12. 12.
    Buolamwini J, Gebru T (2018) Gender shades: intersectional accuracy disparities in commercial gender classification. Conference on Fairness, Accountability and Transparency. 77–91Google Scholar
  13. 13.
    Bureau of Labor Statistics, U.S. Department of Labor, Occupational Outlook Handbook. https://www.bls.gov/ooh/computer-and-information-technology/computer-and-information-research-scientists.htm. Accessed 3 March 2019
  14. 14.
    Chin C (2018) AI is the future—but where are the women?. Wired. https://www.wired.com/story/artificial-intelligence-researchers-gender-imbalance/. Accessed 3 March 2019
  15. 15.
    Chouldechova A (2017) Fair prediction with disparate impact: a study of bias in recidivism prediction instruments. Big Data 5(2):153–163CrossRefGoogle Scholar
  16. 16.
    EEOC, Special Reports, Diversity in High Tech. https://www.eeoc.gov/eeoc/statistics/reports/hightech/. Accessed 3 March 2019
  17. 17.
    Elberfeld J (2019) The economic imperative of diversity in tech. Forbes. https://www.forbes.com/sites/forbestechcouncil/2019/04/25/the-economic-imperative-of-diversity-in-tech/#5bb9700910d2. Accessed 5 August 2019
  18. 18.
    Fong-Jones L (2019) Google workers lost a leader, but the fight will continue. Medium. https://medium.com/s/story/google-workers-lost-a-leader-but-the-fight-will-continue-c487aa5fd2ba. Accessed 4 March 2019
  19. 19.
    Godsil RD (2016) Why race matters in physics class. UCLA Law Review Discourse 64:40–63Google Scholar
  20. 20.
    Godsil RD, Tropp LR, Goff PA, Powell JA (2014) Addressing implicit bias, racial anxiety, and stereotype threat in education and health care. The Science of Equality 1. http://perception.org/wp-content/uploads/2014/11/Science-of-Equality.pdf. Accessed 3 Mar 2019
  21. 21.
  22. 22.
    Guynn J (2017) Russians used Facebook the way other advertisers do: by tapping into its data-mining machine, USA Today. https://www.usatoday.com/story/tech/news/2017/11/01/russians-used-facebook-way-other-advertisers-do-tapping-into-its-data-mining-machine/817826001/. Accessed 3 March 2019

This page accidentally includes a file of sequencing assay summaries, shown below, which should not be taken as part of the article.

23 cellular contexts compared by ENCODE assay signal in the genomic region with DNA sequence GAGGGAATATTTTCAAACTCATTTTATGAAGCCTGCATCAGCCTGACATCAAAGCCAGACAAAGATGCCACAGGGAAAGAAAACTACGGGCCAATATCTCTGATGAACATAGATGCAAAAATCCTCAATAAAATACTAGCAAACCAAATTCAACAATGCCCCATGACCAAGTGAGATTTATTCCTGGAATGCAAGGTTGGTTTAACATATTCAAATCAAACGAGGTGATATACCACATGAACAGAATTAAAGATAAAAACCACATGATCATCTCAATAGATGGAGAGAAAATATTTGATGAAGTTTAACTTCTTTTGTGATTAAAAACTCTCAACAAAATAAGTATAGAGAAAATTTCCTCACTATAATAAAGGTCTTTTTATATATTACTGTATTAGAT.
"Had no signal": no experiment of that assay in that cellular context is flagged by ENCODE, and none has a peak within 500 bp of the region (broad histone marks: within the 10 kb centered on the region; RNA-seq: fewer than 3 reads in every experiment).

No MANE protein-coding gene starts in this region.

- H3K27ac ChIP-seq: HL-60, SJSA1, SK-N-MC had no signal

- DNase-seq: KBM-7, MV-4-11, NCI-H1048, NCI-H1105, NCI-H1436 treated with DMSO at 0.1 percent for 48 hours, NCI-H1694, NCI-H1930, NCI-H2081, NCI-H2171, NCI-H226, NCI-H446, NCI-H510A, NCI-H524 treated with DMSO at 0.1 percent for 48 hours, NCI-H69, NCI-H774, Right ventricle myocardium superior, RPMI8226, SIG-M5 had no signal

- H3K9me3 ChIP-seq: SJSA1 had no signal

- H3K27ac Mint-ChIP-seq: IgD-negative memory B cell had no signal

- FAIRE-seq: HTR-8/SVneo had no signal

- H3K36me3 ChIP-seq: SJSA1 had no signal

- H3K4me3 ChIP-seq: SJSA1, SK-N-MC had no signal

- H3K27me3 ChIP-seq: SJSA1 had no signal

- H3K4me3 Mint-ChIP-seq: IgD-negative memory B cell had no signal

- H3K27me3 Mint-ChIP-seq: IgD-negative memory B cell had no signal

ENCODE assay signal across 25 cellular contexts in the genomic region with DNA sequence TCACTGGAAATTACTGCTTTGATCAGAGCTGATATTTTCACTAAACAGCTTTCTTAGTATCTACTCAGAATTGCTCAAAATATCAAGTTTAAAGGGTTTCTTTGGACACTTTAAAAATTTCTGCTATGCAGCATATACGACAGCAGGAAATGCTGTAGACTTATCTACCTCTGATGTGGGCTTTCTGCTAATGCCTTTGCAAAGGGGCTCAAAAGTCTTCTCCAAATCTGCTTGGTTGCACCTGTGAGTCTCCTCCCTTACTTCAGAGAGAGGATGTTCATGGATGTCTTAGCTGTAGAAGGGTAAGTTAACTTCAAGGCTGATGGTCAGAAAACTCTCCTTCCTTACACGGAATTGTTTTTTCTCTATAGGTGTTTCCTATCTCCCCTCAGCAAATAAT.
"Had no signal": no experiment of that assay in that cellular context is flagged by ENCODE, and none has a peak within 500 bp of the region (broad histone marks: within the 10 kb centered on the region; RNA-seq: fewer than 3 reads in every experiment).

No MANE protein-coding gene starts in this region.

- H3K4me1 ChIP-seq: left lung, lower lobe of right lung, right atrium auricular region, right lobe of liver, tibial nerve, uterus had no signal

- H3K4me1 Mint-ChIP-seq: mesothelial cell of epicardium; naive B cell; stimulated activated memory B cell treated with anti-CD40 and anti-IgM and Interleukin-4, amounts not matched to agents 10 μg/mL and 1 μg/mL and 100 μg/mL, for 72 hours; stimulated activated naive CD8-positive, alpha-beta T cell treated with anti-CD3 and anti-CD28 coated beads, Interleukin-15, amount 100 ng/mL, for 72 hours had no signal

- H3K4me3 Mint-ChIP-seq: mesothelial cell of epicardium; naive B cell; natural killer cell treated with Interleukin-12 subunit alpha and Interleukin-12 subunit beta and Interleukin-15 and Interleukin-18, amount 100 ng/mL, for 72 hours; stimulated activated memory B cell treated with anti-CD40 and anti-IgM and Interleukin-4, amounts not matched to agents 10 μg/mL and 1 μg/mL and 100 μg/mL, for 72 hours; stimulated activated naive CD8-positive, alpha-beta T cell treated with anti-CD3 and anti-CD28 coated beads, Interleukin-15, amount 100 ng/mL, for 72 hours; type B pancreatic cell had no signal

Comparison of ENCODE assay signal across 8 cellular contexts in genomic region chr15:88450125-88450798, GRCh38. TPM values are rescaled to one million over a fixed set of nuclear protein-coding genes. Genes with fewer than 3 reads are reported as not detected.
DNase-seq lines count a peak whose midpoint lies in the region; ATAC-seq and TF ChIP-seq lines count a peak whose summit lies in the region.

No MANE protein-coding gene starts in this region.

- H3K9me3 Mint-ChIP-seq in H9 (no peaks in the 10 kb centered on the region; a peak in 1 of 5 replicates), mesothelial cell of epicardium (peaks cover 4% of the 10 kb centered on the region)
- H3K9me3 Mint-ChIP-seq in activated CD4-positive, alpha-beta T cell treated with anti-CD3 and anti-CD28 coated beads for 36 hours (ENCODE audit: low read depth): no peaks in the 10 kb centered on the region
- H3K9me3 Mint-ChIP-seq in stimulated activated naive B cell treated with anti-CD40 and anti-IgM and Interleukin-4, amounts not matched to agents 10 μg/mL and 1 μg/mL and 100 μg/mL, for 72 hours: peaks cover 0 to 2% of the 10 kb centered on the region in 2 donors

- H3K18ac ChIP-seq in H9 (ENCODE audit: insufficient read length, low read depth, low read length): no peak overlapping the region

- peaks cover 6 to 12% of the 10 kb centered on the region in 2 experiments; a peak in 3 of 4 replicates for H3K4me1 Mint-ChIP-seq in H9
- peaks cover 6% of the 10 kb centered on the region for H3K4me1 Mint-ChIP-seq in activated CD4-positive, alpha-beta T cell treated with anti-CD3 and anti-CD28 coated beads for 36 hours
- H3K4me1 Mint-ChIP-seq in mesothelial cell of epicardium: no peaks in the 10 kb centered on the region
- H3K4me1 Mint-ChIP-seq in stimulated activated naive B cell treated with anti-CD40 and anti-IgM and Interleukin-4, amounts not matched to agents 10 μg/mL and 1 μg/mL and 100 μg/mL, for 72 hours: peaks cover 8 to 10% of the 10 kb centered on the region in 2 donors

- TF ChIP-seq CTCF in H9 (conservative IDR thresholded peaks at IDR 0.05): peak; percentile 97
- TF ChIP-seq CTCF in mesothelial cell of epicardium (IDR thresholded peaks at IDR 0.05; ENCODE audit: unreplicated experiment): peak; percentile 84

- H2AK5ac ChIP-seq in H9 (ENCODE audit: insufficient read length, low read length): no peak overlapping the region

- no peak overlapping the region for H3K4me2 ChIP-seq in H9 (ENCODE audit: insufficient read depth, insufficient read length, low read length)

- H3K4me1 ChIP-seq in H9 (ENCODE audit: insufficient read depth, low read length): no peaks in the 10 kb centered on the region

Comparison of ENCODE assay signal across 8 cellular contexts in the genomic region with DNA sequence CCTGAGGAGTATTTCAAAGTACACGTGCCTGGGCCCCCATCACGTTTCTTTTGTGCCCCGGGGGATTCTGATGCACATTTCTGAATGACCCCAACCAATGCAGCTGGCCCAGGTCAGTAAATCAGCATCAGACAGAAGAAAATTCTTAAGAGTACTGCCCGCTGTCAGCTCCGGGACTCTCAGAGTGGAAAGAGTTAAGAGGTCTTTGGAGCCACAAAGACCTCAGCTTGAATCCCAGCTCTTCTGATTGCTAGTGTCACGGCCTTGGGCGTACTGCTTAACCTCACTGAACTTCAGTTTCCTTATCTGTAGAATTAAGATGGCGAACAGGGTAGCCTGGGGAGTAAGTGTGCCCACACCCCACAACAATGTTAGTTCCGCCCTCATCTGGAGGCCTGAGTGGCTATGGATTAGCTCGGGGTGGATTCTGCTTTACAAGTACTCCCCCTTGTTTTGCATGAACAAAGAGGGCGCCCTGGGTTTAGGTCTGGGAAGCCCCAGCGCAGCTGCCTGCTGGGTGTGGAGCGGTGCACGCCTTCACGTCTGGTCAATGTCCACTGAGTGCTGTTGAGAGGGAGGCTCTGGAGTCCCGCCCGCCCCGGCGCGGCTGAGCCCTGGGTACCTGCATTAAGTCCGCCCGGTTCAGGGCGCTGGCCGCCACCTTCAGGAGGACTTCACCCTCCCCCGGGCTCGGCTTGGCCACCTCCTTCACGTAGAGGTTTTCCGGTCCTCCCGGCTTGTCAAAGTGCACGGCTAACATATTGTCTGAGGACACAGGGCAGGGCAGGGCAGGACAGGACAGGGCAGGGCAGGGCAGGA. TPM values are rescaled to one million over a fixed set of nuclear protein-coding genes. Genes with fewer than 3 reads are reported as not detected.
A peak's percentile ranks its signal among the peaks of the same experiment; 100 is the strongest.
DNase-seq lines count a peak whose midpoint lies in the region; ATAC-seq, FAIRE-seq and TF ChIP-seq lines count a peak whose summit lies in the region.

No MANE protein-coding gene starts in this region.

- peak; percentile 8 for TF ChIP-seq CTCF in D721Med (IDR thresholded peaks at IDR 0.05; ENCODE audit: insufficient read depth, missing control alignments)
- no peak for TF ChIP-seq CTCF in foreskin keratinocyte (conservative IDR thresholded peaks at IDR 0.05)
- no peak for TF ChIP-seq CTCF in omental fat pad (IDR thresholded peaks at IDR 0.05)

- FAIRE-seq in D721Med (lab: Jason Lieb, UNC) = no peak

23. 23.
    Guynn J (2018) Facebook limits ad targeting after Cambridge Analytica data leak, USA Today. https://www.usatoday.com/story/tech/news/2018/03/28/facebook-limits-ad-targeting-after-cambridge-analytica-data-leak/468470002/. Accessed 29 March 2018
  24. 24.
    Halpern S (2018) How campaigns are using marketing, manipulation, and “psychographic targeting” to win elections-and weakens demogracy. The New Republica. https://newrepublic.com/article/151548/political-campaigns-big-data-manipulate-elections-weaken-democracy. Accessed 31 May 2019
  25. 25.
    Hoffman S (2018) Big data analytics: what can go wrong. Indiana Health Law Review 15:227–246CrossRefGoogle Scholar
  26. 26.
    Hunt V, Layton D, Prince S (2015) Why diversity matters. McKinsey & Company, 1:15–29. https://www.mckinsey.com/~/media/mckinsey/business%20functions/organization/our%20insights/why%20diversity%20matters/diversity%20matters.ashx. Accessed 5 March 2019
  27. 27.
    Hyde A (2003) Working in Silicon Valley: economic and legal analysis of a high-velocity labor market. Routledge, New YorkCrossRefGoogle Scholar
  28. 28.
    Jackie S (2018) Google photos still has a problem with gorillas. MIT Technology Review. https://www.technologyreview.com/f/609959/google-photos-still-has-a-problem-with-gorillas. Accessed 3 Mar 2019
  29. 29.
    Kirchner L (2015) When big data becomes bad data. ProPublica. https://www.propublica.org/article/when-big-data-becomes-bad-data. Accessed 3 March 2019